If your search doesn't return anything, don't despair. Manually check the magazine listings for issues around the date you need. For example, if you're looking for the Electronic Gaming Monthly review of Dino Crisis, you can expect it to be in an issue near that game's North American release date. Drop a polite request for the review, along with information about which issue might contain it, on the magazine owner's talk page. Don't forget to browse the reference library's list of books and strategy guides for material related to the game.
Before you ask anyone for a scan, though, check the Online print archive (OPA). Magazines like Electronic Gaming Monthly, Computer Gaming World and PC Gamer often posted their print material online, only to take it down later. That problem is solved by the Wayback Machine. The OPA is a collection of Wayback links to the reviews and site indexes of print magazines. From there, you can find a direct link to the Electronic Gaming Monthly review of Dino Crisis for the Dreamcast. However, let's say you want GamePro's Dino Crisis review, which isn't in the magazine listings or linked directly from the OPA. Go to the GamePro index in the OPA, click on the 1996-2006 review archive, and browse until you find the link you need.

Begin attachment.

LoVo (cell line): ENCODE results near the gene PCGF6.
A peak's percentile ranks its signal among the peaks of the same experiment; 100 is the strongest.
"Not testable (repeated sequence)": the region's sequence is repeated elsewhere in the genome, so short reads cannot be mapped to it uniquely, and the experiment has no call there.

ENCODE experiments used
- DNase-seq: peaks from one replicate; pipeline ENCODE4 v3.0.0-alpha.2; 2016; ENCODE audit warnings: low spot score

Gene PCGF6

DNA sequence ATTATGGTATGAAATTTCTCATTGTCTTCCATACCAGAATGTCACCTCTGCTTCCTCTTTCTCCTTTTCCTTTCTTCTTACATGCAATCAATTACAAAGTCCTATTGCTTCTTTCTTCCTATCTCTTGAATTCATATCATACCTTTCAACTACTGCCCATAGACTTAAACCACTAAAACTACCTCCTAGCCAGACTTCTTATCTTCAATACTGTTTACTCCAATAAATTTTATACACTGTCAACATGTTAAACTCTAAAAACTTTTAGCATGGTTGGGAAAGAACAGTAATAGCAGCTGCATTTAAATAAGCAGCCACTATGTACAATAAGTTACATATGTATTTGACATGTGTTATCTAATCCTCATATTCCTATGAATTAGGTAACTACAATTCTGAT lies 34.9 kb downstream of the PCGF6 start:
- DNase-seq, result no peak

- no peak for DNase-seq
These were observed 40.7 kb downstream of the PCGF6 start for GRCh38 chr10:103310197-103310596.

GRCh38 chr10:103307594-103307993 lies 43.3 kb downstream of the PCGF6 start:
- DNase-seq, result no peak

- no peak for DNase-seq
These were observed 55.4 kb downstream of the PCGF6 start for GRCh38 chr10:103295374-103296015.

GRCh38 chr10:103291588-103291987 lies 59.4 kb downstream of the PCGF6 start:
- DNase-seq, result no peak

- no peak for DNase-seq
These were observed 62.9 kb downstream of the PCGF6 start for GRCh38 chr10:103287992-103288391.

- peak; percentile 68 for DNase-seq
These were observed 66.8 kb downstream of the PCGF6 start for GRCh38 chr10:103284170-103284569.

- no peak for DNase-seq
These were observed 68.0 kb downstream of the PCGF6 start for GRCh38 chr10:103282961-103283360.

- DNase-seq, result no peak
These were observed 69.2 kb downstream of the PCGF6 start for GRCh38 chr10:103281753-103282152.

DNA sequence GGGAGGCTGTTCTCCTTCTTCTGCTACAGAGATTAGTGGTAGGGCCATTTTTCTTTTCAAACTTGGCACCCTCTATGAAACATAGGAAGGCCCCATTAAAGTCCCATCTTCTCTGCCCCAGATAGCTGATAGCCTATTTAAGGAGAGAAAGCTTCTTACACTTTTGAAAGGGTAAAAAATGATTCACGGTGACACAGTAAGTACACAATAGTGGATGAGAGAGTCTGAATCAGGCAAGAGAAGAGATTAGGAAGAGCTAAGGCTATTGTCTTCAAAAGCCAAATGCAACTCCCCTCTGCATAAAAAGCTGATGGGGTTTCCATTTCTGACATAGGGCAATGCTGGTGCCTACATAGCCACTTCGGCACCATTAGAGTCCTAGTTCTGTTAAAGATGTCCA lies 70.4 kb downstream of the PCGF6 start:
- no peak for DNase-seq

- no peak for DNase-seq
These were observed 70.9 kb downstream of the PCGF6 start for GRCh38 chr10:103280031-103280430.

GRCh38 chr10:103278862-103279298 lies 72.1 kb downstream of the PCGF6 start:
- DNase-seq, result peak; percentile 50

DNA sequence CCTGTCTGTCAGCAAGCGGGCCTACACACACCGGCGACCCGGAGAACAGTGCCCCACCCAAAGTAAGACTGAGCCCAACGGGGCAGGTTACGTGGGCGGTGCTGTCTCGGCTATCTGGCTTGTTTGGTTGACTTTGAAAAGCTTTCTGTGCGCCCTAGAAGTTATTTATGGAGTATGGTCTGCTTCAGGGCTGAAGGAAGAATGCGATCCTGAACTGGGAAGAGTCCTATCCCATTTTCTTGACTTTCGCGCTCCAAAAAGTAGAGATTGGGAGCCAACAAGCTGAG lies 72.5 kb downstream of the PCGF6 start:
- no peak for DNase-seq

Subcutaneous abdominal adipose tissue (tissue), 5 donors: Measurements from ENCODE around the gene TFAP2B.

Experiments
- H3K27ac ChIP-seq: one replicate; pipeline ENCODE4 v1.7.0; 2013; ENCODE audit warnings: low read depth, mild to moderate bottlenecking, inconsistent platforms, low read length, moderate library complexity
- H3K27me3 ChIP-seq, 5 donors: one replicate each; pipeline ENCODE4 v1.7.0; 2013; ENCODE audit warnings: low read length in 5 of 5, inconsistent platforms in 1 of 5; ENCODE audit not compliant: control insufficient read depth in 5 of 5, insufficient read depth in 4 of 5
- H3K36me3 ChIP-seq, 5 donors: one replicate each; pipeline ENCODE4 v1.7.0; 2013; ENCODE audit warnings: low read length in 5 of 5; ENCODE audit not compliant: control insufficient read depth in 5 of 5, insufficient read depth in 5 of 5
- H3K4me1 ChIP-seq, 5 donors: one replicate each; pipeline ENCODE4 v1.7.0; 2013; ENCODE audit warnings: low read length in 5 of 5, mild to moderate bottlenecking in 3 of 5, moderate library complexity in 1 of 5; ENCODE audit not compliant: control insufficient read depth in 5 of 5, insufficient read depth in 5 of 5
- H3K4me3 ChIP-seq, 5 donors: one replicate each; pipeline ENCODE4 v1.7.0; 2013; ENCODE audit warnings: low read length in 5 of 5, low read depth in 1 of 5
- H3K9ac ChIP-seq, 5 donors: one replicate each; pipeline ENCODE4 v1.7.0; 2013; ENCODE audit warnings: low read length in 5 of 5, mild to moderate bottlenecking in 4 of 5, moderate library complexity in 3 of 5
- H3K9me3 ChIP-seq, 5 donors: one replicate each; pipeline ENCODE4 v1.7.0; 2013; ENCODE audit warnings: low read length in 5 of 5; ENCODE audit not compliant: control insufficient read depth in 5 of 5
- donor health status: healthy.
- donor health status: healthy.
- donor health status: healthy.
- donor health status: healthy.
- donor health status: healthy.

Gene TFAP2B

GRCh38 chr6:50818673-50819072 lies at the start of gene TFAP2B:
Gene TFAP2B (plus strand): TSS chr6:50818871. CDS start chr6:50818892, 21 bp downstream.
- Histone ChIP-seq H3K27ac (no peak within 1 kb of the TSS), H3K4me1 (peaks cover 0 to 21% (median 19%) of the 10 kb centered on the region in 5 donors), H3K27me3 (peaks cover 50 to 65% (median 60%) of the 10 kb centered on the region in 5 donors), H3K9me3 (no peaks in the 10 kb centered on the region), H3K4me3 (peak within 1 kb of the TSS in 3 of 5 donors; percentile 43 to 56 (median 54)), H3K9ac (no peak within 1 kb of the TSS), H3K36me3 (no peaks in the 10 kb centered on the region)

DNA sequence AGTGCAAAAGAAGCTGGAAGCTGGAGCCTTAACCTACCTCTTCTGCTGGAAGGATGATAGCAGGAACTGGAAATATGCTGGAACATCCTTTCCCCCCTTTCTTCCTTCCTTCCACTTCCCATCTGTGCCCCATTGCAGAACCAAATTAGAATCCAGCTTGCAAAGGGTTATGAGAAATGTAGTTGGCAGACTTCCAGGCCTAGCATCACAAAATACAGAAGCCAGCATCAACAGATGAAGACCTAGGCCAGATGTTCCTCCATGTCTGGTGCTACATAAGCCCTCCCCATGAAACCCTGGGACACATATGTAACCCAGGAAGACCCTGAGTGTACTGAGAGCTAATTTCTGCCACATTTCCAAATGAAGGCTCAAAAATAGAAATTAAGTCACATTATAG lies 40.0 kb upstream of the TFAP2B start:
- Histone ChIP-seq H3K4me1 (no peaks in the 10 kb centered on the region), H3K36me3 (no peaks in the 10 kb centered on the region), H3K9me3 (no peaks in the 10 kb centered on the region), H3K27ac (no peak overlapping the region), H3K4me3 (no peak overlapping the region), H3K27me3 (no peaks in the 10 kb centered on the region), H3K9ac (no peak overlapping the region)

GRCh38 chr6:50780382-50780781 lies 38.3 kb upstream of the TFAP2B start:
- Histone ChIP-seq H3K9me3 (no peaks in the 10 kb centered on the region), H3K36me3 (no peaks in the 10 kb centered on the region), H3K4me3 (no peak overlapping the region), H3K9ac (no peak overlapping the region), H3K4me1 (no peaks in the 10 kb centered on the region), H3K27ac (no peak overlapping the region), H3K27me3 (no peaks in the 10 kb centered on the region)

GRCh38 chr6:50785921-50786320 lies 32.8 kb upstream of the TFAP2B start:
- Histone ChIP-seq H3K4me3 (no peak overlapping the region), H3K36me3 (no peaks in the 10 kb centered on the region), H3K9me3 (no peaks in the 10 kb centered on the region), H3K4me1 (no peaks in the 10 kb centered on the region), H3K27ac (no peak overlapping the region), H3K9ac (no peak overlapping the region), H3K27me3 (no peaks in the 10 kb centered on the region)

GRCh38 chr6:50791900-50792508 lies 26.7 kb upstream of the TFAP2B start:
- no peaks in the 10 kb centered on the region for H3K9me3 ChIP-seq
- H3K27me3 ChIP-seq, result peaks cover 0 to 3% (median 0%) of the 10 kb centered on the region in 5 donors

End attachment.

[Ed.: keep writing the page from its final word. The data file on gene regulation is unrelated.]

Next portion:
Two side notes. Some of the OPA's indexes (such as Computer Games Magazine's article archive) are also great for digging up previews and other non-review material. And, if you're looking for a PC game review from between 1980 and 1995, don't forget to check BOZ's amazing Dragon archive, which isn't included in the reference library search engine.
Alternative magazine libraries
If the reference library doesn't have the magazine(s) you need, you aren't out of options. Sites dedicated to preserving old magazines are on the rise:
- Amiga Magazine Rack (Amiga, Amstrad, Commodore 64, DOS, Game Gear, Mega Drive, NES, SNES, ZX Spectrum, etc.)
- Probably the best online archive of magazines related to '80s and early '90s PC games, but it contains a few articles about console games from that period as well. Type in a game's title and you'll be given a comprehensive list of the magazines that covered it, often with scans. Even if scans aren't available, the issue numbers and dates can help you track down sources in other libraries.